Plane that runs on solar power finishes first leg of global flight

March 12, 2015 0 By Amanda Giasson
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Solar Impluse-2 took off from Abu Dhabi on Monday and safely landed in Oman.

Solar Impulse-2 intends to be the first plane to fly around the globe fueled entirely by solar power and, so far, it has successfully completed the first leg of its journey, with Swiss pilot Andre Borschberg at its controls, taking off from Abu Dhabi in the United Arab Emirates early Monday and safely landing in Muscat in Oman, 12 hours later.

During the next five months it will cross both the Pacific and Atlantic oceans, flying from continent to content.

Prior to taking off, Borschberg told BBC News that he was confident in the plane and in the journey, saying that “we have a very special aeroplane, and it will have to be to get us across the big oceans.” Borschberg will eventually share pilot duties of the one-seater plane with Betrand Piccard, a fellow Swiss pilot.

Borschberg said that “”We may have to fly for five days and five nights to do that, and it will be a challenge,” but added that they have the next two months to train and prepare themselves, at which time they will be flying the legs to China.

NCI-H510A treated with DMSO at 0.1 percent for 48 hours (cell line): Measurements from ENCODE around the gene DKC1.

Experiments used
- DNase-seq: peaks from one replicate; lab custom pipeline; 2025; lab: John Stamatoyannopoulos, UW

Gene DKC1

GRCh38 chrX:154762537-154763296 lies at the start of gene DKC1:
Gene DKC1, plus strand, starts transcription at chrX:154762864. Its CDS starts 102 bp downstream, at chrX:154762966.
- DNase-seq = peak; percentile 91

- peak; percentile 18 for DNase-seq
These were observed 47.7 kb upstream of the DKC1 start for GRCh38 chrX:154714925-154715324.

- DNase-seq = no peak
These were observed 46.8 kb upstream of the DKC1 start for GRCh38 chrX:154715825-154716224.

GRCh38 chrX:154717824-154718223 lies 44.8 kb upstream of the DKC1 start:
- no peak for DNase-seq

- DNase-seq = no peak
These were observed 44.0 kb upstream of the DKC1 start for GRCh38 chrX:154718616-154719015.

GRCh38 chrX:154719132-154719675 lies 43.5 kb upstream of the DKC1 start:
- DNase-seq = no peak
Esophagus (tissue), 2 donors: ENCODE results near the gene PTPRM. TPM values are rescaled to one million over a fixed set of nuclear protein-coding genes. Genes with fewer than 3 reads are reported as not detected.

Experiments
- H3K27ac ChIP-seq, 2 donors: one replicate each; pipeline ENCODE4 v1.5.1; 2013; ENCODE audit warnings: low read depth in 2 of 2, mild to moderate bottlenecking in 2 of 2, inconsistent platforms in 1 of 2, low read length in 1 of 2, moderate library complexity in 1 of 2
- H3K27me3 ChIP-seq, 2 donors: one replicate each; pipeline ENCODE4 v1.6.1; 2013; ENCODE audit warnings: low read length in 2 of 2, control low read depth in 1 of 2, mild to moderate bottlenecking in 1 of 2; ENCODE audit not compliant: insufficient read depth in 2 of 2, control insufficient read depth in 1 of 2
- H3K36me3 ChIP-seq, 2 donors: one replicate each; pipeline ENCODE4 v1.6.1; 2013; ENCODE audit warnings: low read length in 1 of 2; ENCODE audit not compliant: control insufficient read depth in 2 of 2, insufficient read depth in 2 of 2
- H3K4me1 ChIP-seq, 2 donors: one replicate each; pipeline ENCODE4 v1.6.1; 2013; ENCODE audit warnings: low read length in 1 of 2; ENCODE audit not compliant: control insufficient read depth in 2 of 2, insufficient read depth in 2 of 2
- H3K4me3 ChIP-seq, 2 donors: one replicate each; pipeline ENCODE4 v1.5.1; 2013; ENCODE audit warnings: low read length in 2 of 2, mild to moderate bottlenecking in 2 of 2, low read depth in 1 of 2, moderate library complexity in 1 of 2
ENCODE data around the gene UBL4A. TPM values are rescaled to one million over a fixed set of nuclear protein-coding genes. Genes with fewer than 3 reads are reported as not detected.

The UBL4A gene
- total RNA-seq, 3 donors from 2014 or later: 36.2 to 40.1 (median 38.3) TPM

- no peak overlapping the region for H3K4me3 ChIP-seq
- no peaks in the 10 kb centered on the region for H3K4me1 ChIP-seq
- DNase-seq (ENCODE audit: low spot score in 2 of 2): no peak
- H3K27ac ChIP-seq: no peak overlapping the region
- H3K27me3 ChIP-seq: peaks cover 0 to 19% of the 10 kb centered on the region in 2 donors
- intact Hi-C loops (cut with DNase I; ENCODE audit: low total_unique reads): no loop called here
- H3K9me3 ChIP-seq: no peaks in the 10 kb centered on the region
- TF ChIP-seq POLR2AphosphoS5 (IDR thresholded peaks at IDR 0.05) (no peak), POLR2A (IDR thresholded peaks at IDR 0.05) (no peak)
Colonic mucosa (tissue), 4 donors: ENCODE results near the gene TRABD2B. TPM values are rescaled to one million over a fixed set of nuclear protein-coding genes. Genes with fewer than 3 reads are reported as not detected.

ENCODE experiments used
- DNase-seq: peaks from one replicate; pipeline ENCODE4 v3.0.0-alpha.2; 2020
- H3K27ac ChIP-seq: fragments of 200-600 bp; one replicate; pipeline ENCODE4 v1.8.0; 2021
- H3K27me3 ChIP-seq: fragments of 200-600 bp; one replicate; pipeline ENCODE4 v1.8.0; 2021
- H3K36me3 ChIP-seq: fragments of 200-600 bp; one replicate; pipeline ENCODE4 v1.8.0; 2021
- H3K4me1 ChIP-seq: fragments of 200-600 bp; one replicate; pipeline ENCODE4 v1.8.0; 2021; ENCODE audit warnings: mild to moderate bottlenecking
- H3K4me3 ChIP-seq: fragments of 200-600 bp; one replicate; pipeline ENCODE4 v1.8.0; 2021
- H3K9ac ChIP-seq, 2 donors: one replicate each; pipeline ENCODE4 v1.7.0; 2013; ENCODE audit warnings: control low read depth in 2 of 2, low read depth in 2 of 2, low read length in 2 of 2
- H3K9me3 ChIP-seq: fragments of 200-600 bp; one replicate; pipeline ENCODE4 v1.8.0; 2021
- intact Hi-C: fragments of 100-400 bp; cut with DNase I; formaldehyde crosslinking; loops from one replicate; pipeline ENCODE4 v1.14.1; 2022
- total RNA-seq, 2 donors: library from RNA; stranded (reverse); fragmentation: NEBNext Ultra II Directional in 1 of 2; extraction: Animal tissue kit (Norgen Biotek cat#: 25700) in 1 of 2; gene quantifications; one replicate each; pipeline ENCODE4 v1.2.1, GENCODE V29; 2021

Throughout the journey, the pilots intend to stop off at a variety of locations around the world, not only to rest and to maintenance the solar energy aircraft, but also to spread a campaigning message about the need for clean technologies for a clean future.

By 2050, solar power has been predicted to become the leading source of electricity in the world.

Based on the present cost of fossil fuel, the Deutsche Bank has forecasted that before 2020, solar will generate energy as inexpensively as gas in two thirds of the world. This may very well be the case considering that, in recent years, the price of solar panels dropped 70 percent and the price is expected to reduce by half again this decade.

As for the Solar Impulse project, it has already set many world records and will likely set more before its journey around the globe ends. The plane is equipped with 17,000 solar power cells, as well as energy-dense lithium-ion batteries to aid when flying at night. It has an extremely light weight design, weighing only 2.3 tons, in spite of having a wingspan wider than a 747 jumbo jet, at 72 meters (236 feet).